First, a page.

Then they said, “In fact, there is a yearly feast of the LORD in Shiloh, which is north of Bethel, on the east side of the highway that goes up from Bethel to Shechem, and south of Lebonah. Therefore they instructed the children of Benjamin, saying, “Go, lie in wait in the vineyards, and watch; and just when the daughters of Shiloh come out to perform their dances, then come out from the vineyards, and every man catch a wife for himself from the daughters of Shiloh; then go to the land of Benjamin. Then it shall be, when their fathers or their brothers come to us to complain, that we will say to them, ‘Be kind to them for our sakes, because we did not take a wife for any of them in the war; for it is not as though you have given the women to them at this time, making yourselves guilty of your oath.’”And the children of Benjamin did so; they took enough wives for their number from those who danced, whom they caught. Then they went and returned to their inheritance, and they rebuilt the cities and dwelt in them.”

Thus, even the Israelites themselves recognised that the curse pronounced over them (by themselves, should they give their daughters in marriage to Benjamin) could and would take affect. Accordingly, they considered how they may go about to avert this curse. It follows that the Old Testament people of God took the pronouncement of a curse very seriously. Again, to say that “Balaam could not curse God’s blessed people, neither can anyone else”, is missing the mark.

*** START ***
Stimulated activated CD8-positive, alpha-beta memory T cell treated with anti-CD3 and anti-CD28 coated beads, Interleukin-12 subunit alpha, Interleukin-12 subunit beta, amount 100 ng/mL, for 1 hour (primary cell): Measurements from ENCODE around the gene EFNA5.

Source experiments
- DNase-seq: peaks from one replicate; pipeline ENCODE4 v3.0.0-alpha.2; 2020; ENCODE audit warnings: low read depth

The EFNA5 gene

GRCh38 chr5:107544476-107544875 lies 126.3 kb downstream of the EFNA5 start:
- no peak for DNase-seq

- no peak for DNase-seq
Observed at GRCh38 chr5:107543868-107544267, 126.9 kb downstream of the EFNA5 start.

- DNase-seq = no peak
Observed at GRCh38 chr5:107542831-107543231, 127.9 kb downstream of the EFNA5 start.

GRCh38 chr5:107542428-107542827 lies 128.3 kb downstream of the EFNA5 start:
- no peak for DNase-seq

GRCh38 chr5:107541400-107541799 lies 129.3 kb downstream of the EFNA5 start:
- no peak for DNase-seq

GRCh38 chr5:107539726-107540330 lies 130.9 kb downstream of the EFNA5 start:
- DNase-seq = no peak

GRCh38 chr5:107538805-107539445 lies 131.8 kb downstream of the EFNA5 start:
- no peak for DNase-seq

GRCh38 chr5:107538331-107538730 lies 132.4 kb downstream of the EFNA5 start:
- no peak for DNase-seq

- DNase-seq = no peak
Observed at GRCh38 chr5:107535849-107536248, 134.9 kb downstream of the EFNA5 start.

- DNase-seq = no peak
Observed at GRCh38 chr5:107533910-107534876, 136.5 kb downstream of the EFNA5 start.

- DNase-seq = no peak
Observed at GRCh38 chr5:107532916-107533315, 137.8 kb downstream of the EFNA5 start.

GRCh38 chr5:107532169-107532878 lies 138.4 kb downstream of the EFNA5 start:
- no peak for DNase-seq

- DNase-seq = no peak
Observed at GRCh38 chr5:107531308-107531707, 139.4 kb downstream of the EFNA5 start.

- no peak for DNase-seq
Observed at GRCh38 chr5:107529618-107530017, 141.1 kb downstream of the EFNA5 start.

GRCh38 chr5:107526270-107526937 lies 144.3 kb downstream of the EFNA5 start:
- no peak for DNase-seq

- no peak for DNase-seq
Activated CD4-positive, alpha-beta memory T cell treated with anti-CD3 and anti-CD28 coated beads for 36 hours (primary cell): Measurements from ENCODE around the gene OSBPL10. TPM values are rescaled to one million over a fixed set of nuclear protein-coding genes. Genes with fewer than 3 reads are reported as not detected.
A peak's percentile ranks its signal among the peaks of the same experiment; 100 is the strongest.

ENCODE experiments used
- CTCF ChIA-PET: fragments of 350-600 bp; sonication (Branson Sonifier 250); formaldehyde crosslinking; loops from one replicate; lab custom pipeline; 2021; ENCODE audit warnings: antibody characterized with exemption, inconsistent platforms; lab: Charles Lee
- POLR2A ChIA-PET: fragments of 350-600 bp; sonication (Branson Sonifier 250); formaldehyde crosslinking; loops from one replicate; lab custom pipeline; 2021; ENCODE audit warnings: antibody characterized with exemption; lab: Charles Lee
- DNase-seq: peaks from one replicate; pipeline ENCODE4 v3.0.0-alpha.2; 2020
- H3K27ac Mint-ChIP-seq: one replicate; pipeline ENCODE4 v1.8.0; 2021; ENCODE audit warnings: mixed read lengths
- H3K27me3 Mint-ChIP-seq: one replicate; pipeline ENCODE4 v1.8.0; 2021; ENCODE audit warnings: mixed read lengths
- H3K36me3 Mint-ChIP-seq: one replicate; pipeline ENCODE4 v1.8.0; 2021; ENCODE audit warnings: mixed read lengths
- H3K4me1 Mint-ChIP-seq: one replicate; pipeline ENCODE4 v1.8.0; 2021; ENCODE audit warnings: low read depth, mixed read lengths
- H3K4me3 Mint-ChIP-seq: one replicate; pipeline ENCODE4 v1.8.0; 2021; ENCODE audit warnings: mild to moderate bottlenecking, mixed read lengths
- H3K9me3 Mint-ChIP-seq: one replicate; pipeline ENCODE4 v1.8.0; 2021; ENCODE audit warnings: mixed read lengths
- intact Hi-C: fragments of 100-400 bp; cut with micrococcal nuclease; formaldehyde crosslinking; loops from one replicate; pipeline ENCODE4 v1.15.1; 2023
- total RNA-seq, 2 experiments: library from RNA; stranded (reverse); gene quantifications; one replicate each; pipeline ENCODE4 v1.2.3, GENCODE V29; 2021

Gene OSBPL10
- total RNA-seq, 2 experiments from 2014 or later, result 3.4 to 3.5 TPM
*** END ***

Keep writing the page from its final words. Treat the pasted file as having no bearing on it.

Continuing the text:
What is a curse?

A curse follows words of ill effect spoken over something or someone. It is the supernatural outworking of a truism that was expressed by someone. Often it has a condition like the condition concerning the giving of wives to the tribe of Benjamin, as noted above.

An expression of ill effect can, but does not actually need to, include the word “curse”, as in “I curse this rabbit”. It merely needs to be an expression of ill effect on someone or something. Often, not always, a curse is seen in the same context as a ‘spell’, which is a form of witchcraft. Witchcraft or sorcery, in turn, is the use of supernatural evil forces to work out a goal in the natural realm. Many Christians, unbeknownst to them, perform witchcraft on a regular basis by what they say and/or visualise, by way of words they “affirm” or by praying for things that are outside of the will of God. Mostly this happens because believers subscribe to false doctrine preached in ‘good’ and ‘great’ (and popular) churches.